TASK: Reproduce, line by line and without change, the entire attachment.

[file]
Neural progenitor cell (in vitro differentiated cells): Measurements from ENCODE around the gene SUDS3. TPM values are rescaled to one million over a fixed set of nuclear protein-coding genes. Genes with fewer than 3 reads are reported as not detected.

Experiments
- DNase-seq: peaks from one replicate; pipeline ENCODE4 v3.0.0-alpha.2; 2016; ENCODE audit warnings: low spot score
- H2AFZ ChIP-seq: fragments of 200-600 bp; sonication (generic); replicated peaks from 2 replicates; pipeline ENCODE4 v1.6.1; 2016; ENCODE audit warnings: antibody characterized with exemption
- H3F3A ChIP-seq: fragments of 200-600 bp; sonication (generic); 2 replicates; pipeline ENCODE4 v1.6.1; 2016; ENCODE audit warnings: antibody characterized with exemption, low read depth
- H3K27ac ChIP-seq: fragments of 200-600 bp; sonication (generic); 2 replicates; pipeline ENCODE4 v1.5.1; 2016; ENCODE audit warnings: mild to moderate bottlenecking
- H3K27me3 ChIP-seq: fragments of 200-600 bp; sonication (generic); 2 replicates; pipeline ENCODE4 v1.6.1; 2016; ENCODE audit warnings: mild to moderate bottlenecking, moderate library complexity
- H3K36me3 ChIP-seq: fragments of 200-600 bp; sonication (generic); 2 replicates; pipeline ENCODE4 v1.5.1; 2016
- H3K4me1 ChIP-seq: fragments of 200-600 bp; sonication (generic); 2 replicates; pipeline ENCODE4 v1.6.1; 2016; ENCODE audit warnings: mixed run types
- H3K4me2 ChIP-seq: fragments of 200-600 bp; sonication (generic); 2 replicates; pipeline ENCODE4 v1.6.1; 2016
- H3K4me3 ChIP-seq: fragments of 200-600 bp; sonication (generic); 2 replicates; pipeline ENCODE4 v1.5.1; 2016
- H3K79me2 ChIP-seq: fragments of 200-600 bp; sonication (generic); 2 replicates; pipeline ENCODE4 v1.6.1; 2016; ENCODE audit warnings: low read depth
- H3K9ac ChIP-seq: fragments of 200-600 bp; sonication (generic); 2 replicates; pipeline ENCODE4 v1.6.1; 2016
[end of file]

Neural progenitor cell (in vitro differentiated cells): Measurements from ENCODE around the gene SUDS3. TPM values are rescaled to one million over a fixed set of nuclear protein-coding genes. Genes with fewer than 3 reads are reported as not detected.

Experiments
- DNase-seq: peaks from one replicate; pipeline ENCODE4 v3.0.0-alpha.2; 2016; ENCODE audit warnings: low spot score
- H2AFZ ChIP-seq: fragments of 200-600 bp; sonication (generic); replicated peaks from 2 replicates; pipeline ENCODE4 v1.6.1; 2016; ENCODE audit warnings: antibody characterized with exemption
- H3F3A ChIP-seq: fragments of 200-600 bp; sonication (generic); 2 replicates; pipeline ENCODE4 v1.6.1; 2016; ENCODE audit warnings: antibody characterized with exemption, low read depth
- H3K27ac ChIP-seq: fragments of 200-600 bp; sonication (generic); 2 replicates; pipeline ENCODE4 v1.5.1; 2016; ENCODE audit warnings: mild to moderate bottlenecking
- H3K27me3 ChIP-seq: fragments of 200-600 bp; sonication (generic); 2 replicates; pipeline ENCODE4 v1.6.1; 2016; ENCODE audit warnings: mild to moderate bottlenecking, moderate library complexity
- H3K36me3 ChIP-seq: fragments of 200-600 bp; sonication (generic); 2 replicates; pipeline ENCODE4 v1.5.1; 2016
- H3K4me1 ChIP-seq: fragments of 200-600 bp; sonication (generic); 2 replicates; pipeline ENCODE4 v1.6.1; 2016; ENCODE audit warnings: mixed run types
- H3K4me2 ChIP-seq: fragments of 200-600 bp; sonication (generic); 2 replicates; pipeline ENCODE4 v1.6.1; 2016
- H3K4me3 ChIP-seq: fragments of 200-600 bp; sonication (generic); 2 replicates; pipeline ENCODE4 v1.5.1; 2016
- H3K79me2 ChIP-seq: fragments of 200-600 bp; sonication (generic); 2 replicates; pipeline ENCODE4 v1.6.1; 2016; ENCODE audit warnings: low read depth
- H3K9ac ChIP-seq: fragments of 200-600 bp; sonication (generic); 2 replicates; pipeline ENCODE4 v1.6.1; 2016